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Cross-Site Referral Forgery


CSRF can occur when a web form or action URL does not properly check its HTTP referrer information to ensure that a browser came from its own site. This can be especially dangerous to users of a site with a form like this. CSRF is likely one of the most prominent vulnerabilities today.

The result of a successful CSRF attack is performing actions in the context of a user's session. If a user is logged into one site, and clicks a link to another, the other site's code may control what the logged-in user does on the original site.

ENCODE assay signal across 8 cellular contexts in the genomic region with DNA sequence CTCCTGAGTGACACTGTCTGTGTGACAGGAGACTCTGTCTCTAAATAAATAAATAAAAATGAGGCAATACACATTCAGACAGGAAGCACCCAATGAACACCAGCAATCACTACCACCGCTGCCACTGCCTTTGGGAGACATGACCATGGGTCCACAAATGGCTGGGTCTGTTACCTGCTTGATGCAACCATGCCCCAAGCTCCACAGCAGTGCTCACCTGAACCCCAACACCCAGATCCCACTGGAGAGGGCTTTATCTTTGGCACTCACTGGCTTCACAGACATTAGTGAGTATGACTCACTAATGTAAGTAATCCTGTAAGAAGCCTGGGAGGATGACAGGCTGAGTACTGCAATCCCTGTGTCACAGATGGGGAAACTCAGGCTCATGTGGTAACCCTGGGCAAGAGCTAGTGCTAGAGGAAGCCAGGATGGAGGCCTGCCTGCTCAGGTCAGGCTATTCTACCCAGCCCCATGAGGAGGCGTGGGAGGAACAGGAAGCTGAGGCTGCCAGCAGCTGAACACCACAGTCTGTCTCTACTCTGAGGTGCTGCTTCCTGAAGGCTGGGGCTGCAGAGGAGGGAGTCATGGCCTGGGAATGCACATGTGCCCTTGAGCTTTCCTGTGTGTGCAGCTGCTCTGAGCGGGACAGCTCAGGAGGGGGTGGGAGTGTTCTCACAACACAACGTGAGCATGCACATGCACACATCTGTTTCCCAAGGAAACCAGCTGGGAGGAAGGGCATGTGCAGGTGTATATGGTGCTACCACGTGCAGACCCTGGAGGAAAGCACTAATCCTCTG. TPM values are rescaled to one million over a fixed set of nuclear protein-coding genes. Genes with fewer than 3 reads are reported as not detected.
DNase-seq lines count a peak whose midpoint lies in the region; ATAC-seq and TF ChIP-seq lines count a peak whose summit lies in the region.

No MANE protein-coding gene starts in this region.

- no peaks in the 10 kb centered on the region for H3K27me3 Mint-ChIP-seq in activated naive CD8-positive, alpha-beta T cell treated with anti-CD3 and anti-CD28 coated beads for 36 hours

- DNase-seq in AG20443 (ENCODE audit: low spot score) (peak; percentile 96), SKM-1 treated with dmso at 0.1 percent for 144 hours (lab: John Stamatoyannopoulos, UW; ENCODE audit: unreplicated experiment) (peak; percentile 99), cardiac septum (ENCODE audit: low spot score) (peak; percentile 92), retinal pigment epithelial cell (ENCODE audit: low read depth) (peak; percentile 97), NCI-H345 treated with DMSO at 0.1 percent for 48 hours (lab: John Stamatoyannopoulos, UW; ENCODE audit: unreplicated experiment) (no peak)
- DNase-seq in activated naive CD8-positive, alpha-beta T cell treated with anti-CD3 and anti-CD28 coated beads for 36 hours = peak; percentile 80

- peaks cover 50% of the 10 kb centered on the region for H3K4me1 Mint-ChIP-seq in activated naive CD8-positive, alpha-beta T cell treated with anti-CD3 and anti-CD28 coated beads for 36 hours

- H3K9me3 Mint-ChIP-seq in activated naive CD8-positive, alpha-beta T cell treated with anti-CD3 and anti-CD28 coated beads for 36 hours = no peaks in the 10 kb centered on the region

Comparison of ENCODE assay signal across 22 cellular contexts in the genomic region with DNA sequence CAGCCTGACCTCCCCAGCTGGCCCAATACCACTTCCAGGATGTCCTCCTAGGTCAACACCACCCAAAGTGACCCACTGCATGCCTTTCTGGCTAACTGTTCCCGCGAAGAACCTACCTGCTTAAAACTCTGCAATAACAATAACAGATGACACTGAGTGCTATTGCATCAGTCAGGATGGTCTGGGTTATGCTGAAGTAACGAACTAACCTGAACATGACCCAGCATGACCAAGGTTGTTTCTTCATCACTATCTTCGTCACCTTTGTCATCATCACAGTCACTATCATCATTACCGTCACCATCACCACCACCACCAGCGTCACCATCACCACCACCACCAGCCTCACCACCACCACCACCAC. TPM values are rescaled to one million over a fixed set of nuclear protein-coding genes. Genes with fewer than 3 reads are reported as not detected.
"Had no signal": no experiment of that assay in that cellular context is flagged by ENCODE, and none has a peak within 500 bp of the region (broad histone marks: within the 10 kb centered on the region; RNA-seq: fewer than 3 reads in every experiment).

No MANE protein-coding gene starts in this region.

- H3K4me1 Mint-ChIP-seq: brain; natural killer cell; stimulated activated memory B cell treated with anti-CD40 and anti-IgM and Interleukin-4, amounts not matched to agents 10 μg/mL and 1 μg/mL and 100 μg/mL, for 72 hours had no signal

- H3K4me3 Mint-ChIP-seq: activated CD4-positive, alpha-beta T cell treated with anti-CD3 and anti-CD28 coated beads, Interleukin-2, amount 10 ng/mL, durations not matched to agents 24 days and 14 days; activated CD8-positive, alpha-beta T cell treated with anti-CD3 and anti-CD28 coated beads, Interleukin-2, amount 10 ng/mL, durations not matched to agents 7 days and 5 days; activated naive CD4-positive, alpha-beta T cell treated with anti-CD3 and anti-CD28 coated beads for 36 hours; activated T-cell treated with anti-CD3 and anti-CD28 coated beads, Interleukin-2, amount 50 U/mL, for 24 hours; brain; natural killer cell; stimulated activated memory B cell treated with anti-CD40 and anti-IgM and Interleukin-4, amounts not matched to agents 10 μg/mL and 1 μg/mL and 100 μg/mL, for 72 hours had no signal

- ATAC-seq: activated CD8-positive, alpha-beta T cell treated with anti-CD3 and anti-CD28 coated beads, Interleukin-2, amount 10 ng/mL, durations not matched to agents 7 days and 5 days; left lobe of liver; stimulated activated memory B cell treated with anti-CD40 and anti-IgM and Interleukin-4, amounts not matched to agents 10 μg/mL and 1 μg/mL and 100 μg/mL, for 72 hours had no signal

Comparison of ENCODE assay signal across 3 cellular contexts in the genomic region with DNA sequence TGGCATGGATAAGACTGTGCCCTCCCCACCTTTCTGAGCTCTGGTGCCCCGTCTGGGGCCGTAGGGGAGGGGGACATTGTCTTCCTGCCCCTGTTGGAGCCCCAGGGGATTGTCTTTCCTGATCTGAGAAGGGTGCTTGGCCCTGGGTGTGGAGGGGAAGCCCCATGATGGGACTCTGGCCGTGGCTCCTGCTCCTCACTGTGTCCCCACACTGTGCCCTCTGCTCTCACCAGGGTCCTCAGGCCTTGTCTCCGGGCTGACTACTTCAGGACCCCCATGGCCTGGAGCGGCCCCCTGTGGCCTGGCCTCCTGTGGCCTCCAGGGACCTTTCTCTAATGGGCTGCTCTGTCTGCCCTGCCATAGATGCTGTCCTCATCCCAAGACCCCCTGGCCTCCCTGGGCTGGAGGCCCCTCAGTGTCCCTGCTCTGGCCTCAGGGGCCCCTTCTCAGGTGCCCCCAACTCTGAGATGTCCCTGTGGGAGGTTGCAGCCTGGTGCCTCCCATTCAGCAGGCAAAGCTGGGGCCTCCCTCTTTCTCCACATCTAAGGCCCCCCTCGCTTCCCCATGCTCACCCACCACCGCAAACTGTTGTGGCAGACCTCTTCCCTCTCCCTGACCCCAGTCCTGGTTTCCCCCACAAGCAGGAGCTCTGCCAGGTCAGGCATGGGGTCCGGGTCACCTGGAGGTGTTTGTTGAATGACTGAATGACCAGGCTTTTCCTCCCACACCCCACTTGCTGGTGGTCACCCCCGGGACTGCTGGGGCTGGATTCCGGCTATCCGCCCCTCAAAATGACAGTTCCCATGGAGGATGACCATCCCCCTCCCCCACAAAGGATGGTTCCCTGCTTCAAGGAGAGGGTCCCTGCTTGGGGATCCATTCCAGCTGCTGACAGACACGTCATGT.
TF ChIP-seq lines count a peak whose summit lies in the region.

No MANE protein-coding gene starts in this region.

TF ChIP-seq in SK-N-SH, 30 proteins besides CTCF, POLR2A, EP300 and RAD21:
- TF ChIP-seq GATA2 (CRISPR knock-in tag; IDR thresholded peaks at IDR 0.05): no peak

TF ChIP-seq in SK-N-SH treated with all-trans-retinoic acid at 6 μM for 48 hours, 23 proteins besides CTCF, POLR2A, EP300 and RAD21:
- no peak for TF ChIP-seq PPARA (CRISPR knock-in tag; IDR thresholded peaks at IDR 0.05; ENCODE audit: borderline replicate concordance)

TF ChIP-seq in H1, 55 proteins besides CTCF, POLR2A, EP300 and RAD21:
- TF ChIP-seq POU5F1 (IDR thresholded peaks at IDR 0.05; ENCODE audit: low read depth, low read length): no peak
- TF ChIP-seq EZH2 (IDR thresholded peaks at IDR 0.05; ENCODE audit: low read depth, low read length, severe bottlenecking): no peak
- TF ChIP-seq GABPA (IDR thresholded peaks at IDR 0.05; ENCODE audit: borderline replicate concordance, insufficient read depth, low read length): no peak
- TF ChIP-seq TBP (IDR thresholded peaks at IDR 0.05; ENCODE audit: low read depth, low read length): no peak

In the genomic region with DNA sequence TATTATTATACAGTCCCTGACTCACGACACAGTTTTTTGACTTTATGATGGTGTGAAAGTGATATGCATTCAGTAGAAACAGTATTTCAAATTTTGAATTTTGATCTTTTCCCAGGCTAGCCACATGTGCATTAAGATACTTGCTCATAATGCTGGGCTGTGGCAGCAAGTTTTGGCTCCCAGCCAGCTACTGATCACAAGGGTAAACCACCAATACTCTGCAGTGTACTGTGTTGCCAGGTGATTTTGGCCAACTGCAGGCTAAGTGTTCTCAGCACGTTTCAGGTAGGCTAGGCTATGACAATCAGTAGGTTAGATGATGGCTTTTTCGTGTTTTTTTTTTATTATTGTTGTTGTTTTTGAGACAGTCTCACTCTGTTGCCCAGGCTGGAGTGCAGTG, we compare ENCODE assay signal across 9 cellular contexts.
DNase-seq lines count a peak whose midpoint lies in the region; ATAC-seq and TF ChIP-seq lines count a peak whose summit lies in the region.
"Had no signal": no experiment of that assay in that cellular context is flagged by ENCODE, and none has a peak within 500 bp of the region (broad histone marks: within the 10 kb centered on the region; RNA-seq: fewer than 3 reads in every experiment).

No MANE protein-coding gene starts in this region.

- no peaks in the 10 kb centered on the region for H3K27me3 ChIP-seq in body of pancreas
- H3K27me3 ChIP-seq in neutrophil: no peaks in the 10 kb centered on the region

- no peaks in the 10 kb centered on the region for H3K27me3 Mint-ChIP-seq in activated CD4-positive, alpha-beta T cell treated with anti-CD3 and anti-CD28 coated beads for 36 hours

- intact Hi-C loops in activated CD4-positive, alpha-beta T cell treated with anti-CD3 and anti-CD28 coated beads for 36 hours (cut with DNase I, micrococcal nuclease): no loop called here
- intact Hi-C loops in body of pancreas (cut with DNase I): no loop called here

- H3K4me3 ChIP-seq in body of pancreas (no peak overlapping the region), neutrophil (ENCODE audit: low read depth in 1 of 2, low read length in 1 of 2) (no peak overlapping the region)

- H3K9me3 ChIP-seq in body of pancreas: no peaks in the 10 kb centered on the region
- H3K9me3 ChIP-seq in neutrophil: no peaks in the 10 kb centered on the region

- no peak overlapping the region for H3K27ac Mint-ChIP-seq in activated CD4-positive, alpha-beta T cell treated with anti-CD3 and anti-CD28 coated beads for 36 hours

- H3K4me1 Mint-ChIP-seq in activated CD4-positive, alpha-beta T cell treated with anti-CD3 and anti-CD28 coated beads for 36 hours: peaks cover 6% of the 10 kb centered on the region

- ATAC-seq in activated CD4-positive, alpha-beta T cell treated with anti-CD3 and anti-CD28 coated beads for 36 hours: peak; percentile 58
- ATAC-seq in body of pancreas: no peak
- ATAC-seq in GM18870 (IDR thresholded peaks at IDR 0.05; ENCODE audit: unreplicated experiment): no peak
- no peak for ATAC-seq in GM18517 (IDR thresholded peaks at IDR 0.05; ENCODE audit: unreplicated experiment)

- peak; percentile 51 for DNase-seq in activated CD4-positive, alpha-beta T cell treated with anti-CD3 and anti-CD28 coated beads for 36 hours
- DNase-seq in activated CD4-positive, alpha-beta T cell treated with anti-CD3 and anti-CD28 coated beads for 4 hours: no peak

The following html may display a broken image:

 <img src="http://domain.tld/logout.php">

If a user logged into domain.tld loads a page with this html, it may log them out of their session on the affected domain. The browser still makes a request to logout.php in the context of the authenticated session. More advanced implementations of this include javascripts to fill out forms and perform more complex actions as the user loading the page. This issue also affects many forums where BBCode is enabled and the [IMG]-tag is not filtered correctly, for example:


This BBCode will be translated to normal HTML and handled like the example before.

c3el4.png When mixed with XSS, this attack becomes the much more dangerous XSRF.
CSRF is part of a series on exploitation.